Can’t wait for the festival to be here? Join us for a festival preview on October 24th at Krannert Uncorked with the Mean Lids!
“Self-described as “one part smooth Irish session, one part spicy cajun-zydeco, one part hot western swing, with two parts driving southern old-time,” this trio captures the dancehall energy of the living folk tradition. The funky spirits of violinist Ben Smith, Miriam Larson on flute, and guitarists Matt Turino will set a festive tone for the Champaign-Urbana Folk and Roots Festival on November 1 and 2.”
Only as mean as they need to be to keep the grit in their tones and the edge on their tunes, the Mean Lids are never seen without their signature cranial apparel. Spot them by their hats, their long lonesome sounds, and the @$$ kicking baritone grooves emanating from their mean, mean fiddle fingers.
Thursday, October 24th, 5:00pm-7:00pm
Krannert Center for the Performing Arts, Stage 5
Join Kate Fritz for an exploration of the western fiddle music diaspora. How did the migration of people: Irish, Scottish, West African, French, Caribbean, and Roma, affect the sounds of distinctive regional North American fiddle styles we hear today? What factors influenced the rhythms and melodies that we now identify as Appalachian, Quebecois, Cajun, and Cape Breton fiddling? In the first half of this workshop we will listen to source recordings and discuss. In the second half, we will learn a couple of tunes that have jumped traditions and break apart bowing and ornamentation for a deeper understanding of the context and richness of this music.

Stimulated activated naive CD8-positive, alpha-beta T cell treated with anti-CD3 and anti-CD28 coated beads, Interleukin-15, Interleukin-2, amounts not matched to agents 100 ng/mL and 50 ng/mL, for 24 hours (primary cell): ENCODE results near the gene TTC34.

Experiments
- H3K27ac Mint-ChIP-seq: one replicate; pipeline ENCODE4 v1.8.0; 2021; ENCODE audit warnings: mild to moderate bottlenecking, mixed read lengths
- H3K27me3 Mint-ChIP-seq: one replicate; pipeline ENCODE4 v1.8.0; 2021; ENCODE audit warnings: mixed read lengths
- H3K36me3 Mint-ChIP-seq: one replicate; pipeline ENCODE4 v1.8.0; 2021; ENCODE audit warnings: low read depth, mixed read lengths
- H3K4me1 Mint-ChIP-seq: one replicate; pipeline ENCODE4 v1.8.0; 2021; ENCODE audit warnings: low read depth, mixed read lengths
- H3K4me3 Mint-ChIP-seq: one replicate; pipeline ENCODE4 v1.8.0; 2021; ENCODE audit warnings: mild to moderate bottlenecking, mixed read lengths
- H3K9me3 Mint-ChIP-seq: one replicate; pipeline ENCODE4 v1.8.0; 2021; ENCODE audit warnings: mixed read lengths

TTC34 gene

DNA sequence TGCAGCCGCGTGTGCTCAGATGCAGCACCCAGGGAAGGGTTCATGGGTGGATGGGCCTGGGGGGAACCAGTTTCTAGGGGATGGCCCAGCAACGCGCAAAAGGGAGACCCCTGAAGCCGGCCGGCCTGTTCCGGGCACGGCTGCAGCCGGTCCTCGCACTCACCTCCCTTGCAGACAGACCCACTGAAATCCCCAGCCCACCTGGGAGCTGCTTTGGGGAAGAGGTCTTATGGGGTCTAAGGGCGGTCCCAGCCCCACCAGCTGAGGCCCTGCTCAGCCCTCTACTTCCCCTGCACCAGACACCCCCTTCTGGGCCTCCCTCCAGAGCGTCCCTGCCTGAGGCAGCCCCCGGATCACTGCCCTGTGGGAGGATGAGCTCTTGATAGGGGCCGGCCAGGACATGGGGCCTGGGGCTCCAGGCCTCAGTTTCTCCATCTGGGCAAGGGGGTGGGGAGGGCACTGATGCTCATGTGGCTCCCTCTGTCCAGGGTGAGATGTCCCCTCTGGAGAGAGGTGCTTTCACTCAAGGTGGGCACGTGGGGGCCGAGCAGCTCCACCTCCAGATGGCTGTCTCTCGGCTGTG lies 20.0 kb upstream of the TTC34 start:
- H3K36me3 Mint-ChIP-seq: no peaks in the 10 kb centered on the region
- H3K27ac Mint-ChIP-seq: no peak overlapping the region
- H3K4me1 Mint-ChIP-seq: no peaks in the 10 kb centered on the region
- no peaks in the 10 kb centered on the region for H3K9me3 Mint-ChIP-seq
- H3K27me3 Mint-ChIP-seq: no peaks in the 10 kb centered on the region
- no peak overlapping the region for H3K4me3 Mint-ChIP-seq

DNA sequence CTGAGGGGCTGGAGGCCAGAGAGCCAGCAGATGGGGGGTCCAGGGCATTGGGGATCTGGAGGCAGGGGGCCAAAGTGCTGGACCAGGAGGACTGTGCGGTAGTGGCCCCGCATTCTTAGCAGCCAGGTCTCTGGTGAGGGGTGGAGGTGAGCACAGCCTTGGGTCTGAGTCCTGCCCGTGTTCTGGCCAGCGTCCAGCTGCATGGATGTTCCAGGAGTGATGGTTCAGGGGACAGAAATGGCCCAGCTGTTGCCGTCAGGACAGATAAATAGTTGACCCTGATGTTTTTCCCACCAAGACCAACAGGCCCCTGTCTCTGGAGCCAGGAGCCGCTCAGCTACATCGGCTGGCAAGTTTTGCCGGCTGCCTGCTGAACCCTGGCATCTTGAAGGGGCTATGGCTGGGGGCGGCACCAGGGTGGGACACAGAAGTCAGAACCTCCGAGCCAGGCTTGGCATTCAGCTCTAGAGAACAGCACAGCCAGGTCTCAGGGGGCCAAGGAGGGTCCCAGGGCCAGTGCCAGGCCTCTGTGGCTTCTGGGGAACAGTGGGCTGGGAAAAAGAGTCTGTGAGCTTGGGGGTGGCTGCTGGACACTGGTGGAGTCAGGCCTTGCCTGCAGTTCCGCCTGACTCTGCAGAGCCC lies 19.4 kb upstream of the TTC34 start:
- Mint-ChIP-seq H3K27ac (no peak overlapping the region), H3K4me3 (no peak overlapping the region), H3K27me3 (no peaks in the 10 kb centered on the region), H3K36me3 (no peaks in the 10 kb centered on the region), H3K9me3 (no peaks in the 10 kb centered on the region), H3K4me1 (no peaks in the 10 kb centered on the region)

Calling musicians of all levels!! The Prairie Dogs invite you to BRING YOUR INSTRUMENT and play and sing along to all your Beatles favorites, including, but not limited to, the Rubber Soul album. Then, sit back and listen to a few Prairie Dogs favorites.
The Prairie Dogs have been a fixture of the Champaign-Urbana music scene for 15 years. They know a thousand songs and a hundred jokes. Guaranteed to make you laugh or cry! Join them for a good old-fashioned singalong!